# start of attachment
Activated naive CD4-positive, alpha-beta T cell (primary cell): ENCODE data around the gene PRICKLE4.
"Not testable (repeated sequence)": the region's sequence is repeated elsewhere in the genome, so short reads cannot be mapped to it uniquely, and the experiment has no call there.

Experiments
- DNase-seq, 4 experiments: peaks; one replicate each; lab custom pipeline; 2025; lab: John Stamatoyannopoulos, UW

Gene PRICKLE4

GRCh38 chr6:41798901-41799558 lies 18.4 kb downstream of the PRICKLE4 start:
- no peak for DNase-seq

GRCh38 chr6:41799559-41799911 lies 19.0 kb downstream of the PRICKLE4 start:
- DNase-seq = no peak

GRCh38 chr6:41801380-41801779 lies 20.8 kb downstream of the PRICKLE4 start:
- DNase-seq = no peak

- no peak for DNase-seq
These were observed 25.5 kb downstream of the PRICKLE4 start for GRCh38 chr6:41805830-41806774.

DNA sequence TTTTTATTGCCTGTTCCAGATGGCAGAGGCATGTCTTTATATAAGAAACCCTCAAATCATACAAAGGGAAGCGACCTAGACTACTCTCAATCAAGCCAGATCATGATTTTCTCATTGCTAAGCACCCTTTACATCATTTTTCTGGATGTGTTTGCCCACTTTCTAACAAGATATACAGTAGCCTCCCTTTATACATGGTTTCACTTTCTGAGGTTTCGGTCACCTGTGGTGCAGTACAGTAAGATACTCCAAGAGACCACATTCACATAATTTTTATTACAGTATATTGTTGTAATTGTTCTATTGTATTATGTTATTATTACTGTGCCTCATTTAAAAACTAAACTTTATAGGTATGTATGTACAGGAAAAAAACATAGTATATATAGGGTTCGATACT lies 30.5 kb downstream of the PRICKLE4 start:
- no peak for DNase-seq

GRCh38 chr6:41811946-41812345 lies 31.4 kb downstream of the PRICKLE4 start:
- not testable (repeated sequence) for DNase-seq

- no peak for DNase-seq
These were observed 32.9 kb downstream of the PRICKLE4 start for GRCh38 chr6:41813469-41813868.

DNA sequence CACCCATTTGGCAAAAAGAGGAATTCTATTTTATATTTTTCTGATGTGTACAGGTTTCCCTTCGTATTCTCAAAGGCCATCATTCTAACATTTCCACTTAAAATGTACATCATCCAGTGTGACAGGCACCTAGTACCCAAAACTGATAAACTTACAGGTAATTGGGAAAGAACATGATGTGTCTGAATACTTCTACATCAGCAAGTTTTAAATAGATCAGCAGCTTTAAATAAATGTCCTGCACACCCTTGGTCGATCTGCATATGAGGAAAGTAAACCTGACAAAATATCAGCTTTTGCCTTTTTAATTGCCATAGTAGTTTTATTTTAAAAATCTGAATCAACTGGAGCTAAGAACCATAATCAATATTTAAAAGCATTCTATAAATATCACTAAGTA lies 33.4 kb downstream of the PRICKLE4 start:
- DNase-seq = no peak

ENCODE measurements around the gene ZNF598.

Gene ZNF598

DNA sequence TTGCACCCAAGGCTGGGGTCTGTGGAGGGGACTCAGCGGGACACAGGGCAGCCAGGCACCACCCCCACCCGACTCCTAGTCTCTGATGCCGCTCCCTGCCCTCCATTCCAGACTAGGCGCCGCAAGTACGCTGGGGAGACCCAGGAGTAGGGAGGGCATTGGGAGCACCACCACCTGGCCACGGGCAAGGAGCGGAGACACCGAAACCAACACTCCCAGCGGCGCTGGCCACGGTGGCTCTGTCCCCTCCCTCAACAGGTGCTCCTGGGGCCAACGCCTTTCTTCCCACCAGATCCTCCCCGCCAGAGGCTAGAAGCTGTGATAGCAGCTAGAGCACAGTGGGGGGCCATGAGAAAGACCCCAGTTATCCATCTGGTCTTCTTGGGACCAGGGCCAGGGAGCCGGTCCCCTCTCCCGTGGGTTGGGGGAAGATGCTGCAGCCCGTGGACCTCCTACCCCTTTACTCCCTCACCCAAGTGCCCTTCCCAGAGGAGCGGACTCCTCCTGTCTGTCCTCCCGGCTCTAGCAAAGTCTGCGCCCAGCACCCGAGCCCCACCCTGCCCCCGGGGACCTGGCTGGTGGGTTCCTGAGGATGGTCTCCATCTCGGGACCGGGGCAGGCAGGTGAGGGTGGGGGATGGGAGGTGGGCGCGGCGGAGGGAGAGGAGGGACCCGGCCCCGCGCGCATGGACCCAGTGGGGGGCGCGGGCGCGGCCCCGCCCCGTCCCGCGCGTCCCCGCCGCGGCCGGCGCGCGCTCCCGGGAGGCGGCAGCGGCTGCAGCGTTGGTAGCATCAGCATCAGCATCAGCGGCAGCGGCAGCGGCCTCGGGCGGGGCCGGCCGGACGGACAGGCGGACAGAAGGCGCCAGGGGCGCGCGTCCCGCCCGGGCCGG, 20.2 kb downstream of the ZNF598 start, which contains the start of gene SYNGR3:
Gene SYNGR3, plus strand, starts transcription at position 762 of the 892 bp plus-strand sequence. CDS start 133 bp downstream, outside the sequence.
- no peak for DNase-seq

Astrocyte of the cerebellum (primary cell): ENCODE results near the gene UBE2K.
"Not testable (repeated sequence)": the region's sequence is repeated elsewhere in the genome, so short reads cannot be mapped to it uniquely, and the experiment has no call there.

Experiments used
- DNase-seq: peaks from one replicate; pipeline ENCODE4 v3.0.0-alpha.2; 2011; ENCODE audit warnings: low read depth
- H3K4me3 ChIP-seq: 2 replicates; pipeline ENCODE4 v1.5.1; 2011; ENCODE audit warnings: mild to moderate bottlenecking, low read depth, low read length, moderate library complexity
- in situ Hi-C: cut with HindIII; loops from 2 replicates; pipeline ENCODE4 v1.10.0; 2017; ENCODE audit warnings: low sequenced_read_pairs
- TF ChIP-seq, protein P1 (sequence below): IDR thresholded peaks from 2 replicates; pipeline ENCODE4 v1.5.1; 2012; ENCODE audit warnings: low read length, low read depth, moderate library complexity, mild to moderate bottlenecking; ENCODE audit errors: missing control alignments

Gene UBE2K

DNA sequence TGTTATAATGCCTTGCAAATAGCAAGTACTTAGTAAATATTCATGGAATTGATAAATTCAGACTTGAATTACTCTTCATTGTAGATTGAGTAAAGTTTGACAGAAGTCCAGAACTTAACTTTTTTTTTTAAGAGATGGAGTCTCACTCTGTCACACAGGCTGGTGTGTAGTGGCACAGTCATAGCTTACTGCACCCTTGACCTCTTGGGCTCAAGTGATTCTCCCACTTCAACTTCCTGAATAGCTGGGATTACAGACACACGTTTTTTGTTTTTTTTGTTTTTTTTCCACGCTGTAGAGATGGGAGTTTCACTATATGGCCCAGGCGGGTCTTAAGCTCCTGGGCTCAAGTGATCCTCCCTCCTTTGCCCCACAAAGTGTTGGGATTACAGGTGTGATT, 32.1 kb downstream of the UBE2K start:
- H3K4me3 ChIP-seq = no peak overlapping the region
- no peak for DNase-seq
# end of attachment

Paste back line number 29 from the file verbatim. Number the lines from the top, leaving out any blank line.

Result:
Experiments used